In physics, a **force field** is a vector field that describes a non-contact force acting on a particle at various positions in space. Specifically, a force field is a vector field , where is the force that a particle would feel if it were at the point .^{[1]}

## Examples

- Gravity is the force of attraction between two objects. A gravitational force field models this influence that a massive body (or more generally, any quantity of energy) extends into the space around itself.
^{[2]}In Newtonian gravity, a particle of mass*M*creates a gravitational field , where the radial unit vector points away from the particle. The gravitational force experienced by a particle of light mass*m*, close to the surface of Earth is given by , where*g*is the standard gravity.^{[3]}^{[4]} - An electric field is a vector field. It exerts a force on a point charge
*q*given by .^{[5]}

## Work

Work is dependent on the displacement as well as the force acting on an object. As a particle moves through a force field along a path *C*, the work done by the force is a line integral

This value is independent of the velocity/momentum that the particle travels along the path.

### Conservative force field

For a conservative force field, it is also independent of the path itself, depending only on the starting and ending points. Therefore, the work for an object travelling in a closed path is zero, since its starting and ending points are the same:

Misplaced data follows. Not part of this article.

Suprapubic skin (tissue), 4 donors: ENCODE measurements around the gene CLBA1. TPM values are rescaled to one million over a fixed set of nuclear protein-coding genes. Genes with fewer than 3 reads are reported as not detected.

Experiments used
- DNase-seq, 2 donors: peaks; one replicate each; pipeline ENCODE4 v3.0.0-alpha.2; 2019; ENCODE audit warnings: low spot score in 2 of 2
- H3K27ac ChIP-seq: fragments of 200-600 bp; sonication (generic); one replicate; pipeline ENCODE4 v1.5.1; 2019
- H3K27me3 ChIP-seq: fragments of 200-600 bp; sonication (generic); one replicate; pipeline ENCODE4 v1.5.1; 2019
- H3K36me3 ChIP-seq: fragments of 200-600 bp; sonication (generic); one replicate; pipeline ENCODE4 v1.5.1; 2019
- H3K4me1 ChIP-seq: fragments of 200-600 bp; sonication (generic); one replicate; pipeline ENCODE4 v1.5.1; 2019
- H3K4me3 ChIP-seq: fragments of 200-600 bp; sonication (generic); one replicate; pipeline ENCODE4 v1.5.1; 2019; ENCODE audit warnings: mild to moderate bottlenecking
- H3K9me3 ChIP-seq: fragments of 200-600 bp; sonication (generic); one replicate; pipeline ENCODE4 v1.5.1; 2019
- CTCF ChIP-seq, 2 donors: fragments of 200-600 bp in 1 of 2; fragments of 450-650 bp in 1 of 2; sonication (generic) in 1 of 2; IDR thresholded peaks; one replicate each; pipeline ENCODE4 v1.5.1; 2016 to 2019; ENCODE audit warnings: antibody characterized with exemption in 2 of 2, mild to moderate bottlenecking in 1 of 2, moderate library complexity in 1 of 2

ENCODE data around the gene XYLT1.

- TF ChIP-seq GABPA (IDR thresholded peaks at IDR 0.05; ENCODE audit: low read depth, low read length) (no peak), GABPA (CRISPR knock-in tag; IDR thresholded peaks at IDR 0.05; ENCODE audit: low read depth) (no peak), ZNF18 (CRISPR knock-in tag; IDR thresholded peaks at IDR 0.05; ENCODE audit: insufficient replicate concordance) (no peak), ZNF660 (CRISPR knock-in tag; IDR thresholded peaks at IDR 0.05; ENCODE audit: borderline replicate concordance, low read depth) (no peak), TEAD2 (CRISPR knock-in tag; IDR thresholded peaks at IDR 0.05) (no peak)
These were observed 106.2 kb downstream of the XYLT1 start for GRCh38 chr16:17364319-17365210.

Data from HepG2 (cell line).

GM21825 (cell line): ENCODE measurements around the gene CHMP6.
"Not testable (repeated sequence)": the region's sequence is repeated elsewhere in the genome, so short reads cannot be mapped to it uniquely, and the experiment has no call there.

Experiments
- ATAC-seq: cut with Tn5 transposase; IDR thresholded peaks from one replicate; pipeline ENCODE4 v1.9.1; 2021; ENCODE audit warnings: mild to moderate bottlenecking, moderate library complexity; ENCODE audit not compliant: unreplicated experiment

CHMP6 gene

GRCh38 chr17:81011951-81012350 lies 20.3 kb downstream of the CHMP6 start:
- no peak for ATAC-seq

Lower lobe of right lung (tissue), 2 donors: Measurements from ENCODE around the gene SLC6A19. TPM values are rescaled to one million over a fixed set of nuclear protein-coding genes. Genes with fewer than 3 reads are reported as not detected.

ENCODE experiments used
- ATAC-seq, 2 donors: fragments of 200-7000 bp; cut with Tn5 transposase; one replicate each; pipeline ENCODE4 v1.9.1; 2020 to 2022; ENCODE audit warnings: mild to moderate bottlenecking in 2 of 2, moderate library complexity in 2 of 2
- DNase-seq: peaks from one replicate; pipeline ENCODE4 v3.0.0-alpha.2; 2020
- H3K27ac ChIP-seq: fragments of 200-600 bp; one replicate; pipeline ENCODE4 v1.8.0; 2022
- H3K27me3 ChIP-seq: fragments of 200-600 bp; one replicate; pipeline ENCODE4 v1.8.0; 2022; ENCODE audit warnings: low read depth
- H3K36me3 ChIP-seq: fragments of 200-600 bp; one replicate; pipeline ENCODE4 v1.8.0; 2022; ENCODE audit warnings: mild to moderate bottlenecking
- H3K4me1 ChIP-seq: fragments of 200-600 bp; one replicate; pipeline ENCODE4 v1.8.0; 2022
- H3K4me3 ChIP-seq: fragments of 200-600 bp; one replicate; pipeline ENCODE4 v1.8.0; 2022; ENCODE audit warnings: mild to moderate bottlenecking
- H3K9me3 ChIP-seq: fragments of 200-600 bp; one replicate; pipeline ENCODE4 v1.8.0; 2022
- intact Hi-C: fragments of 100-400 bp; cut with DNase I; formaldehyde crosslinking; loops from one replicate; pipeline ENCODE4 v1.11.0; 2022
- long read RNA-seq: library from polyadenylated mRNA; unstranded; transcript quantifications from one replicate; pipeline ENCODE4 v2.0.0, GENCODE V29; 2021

If the field is conservative, the work done can be more easily evaluated by realizing that a conservative vector field can be written as the gradient of some scalar potential function:

The work done is then simply the difference in the value of this potential in the starting and end points of the path. If these points are given by *x* = *a* and *x* = *b*, respectively:

## See also

## References

**^**Mathematical methods in chemical engineering, by V. G. Jenson and G. V. Jeffreys, p211**^**Geroch, Robert (1981).*General relativity from A to B*. University of Chicago Press. p. 181. ISBN 0-226-28864-1., Chapter 7, page 181**^**Vector calculus, by Marsden and Tromba, p288**^**Engineering mechanics, by Kumar, p104**^**Calculus: Early Transcendental Functions, by Larson, Hostetler, Edwards, p1055

## External links

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- Conservative and non-conservative force-fields, Classical Mechanics, University of Texas at Austin